November 12, 2010 12:14
Leaders of G20 nations in Seoul are heading for the conclusion of their summit. President Lee Myung-bak spoke of progress on Friday but offered no details ahead of a G20 communique to be issued later covering fiscal and monetary policy and other issues.
Lee's statement about "big progress" achieved by negotiators representing the G20 nations who worked through the night came at the beginning of a morning plenary session here in Seoul.
In referring to the work of "sherpas" -- the personal representatives of heads of state who do most of the preparatory work at such summits -- he provided no details.
G20 members have been divided about trade imbalances and large deficits in importing nations such as the United States, as well as surpluses in exporting nations such as China and Germany.
A draft communique at the end of the summit is widely expected to paper over major differences that were highlighted in the run up to this G20 summit, and will not likely end tensions between members over currency and trade policies.
On exchange rates, a statement is expected to contain language about the need to refrain from devaluation or undervaluation of currencies to achieve competitive objectives, an issue of concern to U.S. President Barack Obama regarding China's currency policies.
It would likely call for establishing guidelines to measure imbalances in the global economy, and endorse an approach settled upon by G20 finance ministers in October that included language urging overall movement toward more market-determined exchange rates.
A final statement would also likely pledge efforts to close the gap between G20 nations with large trade surpluses and those with big deficits, but would not include specific targets proposed by the United States.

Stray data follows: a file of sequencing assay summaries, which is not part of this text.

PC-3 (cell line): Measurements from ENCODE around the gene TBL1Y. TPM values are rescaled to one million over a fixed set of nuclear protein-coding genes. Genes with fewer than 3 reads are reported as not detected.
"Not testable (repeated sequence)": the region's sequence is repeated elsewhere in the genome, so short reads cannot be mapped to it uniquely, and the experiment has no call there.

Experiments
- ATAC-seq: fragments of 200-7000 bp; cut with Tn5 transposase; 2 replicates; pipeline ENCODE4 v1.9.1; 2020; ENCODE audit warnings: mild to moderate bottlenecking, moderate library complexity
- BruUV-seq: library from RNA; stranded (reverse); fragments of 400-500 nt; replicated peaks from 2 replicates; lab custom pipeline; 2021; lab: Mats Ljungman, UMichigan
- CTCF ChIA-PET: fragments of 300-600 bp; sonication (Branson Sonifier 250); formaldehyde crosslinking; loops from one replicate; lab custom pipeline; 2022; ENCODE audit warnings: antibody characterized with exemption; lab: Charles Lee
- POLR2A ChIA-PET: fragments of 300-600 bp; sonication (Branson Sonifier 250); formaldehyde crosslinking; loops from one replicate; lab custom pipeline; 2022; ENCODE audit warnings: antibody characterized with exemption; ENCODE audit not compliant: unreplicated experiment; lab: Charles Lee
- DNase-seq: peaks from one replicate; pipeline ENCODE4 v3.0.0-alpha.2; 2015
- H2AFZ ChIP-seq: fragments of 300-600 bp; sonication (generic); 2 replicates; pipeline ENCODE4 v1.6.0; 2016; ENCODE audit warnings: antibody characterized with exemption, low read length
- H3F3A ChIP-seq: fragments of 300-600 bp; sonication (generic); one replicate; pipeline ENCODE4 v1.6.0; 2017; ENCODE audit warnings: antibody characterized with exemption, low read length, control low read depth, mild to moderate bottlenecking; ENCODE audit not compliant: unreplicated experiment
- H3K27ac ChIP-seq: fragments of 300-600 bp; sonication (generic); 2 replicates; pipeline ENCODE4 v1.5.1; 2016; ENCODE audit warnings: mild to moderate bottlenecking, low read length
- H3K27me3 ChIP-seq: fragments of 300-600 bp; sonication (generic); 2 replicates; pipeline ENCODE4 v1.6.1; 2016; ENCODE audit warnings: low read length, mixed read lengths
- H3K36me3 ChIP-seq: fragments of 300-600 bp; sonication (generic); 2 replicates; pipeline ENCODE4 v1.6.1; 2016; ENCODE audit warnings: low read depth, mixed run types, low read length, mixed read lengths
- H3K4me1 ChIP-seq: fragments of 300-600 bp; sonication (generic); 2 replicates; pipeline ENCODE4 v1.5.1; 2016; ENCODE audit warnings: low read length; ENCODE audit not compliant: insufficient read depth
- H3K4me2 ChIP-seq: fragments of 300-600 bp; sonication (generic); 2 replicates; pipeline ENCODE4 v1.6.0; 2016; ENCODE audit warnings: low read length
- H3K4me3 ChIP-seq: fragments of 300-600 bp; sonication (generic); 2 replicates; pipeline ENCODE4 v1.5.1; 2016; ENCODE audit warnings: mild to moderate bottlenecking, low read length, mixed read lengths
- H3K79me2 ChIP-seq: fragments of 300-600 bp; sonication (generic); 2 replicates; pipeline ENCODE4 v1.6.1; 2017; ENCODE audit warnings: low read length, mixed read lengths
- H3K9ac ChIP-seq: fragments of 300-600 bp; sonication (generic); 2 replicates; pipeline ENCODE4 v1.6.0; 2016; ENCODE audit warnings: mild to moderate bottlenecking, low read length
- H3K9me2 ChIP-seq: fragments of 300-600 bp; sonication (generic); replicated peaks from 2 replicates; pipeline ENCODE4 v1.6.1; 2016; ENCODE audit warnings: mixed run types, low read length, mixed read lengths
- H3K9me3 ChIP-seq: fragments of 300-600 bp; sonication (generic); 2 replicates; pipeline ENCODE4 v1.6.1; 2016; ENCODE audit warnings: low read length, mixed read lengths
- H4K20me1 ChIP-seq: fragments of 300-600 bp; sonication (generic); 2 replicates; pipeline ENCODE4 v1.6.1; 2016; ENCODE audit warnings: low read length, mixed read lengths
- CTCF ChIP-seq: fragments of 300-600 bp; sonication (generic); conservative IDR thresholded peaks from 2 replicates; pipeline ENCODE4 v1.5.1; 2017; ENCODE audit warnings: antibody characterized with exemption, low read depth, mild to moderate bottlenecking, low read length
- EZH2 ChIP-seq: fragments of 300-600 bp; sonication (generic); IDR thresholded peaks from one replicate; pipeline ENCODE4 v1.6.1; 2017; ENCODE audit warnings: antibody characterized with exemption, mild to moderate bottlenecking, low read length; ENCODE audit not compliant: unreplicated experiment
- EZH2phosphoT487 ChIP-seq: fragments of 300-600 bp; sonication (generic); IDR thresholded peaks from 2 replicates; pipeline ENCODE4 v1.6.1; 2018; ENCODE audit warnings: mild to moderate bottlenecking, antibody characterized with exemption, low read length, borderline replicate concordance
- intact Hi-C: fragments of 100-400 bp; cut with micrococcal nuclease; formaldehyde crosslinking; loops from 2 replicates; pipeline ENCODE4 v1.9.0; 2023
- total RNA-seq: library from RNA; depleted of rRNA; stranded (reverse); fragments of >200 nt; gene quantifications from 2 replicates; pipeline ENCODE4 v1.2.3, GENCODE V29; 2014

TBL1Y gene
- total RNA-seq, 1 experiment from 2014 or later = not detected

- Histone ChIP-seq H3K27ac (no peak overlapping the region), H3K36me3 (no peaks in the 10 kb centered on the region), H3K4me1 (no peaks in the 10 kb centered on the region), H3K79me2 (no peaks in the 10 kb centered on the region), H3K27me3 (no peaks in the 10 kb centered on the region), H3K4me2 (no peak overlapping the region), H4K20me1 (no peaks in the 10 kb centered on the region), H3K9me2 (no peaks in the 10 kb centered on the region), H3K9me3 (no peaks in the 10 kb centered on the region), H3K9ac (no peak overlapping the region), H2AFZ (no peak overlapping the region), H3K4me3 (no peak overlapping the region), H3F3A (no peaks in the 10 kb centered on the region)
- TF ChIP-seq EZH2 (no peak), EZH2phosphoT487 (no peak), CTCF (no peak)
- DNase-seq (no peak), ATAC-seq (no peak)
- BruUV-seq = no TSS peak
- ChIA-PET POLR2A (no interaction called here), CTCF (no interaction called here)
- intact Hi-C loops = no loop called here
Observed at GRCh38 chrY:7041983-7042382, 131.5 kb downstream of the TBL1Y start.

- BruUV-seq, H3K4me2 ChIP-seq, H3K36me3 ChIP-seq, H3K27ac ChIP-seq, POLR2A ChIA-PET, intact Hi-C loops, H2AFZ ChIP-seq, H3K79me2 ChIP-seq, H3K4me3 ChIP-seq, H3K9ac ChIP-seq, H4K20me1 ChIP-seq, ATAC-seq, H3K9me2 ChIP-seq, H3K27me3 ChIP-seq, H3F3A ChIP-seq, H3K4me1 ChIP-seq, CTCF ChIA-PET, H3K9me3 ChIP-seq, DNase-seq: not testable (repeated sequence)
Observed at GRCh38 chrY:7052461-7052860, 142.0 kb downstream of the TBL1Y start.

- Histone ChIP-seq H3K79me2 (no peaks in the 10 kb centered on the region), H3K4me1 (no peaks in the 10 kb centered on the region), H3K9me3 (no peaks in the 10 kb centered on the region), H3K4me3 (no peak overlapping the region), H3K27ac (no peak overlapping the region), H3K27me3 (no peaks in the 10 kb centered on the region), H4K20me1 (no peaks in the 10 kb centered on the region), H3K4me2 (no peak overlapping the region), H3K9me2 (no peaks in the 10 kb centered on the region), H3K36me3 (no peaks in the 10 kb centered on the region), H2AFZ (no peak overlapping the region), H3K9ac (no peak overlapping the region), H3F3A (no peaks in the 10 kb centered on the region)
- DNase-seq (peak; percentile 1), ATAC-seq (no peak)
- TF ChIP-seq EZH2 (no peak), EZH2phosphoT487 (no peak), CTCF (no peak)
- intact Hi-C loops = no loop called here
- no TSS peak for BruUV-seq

The final G20 statement will also not call for any specific pressure on China to accelerate the rise in value of the yuan.
The communique will also address efforts to conclude the Doha round of trade negotiations. A Chinese government spokesman said emerging economies should have a stronger voice in international financial institutions, and called for reductions in development imbalances.
At Friday's morning session of the G20, Obama entered the conference hall with Russian President Dmitry Medvedev, and was seen speaking with his Treasury Secretary Timothy Geithner, and with Germany Chancellor Angela Merkel, and with President Lula DaSilva of Brazil.
After their morning meeting, G20 leaders will head into a working lunch, and then an afternoon plenary session, before holding a news conference at the conclusion of the summit.
The G20 is also expected to endorse a new system under which the International Monetary Fund would develop indicators to identify when imbalances pose a threat to global economic stability.
In some ways this has been a frustrating G20 for Obama, who failed to achieve final agreement with Korea before the summit on a Free Trade Agreement concluded in 2007 under his predecessor George W. Bush.
The president and Geithner have also faced criticism over the decision by the U.S. Federal Reserve to pump US$600 billion into the U.S. economy.
Obama had predicted on his arrival in Seoul a broad-based consensus about the direction G20 nations need to go to avert another global financial crisis, though he acknowledged differences between countries on particular strategies.
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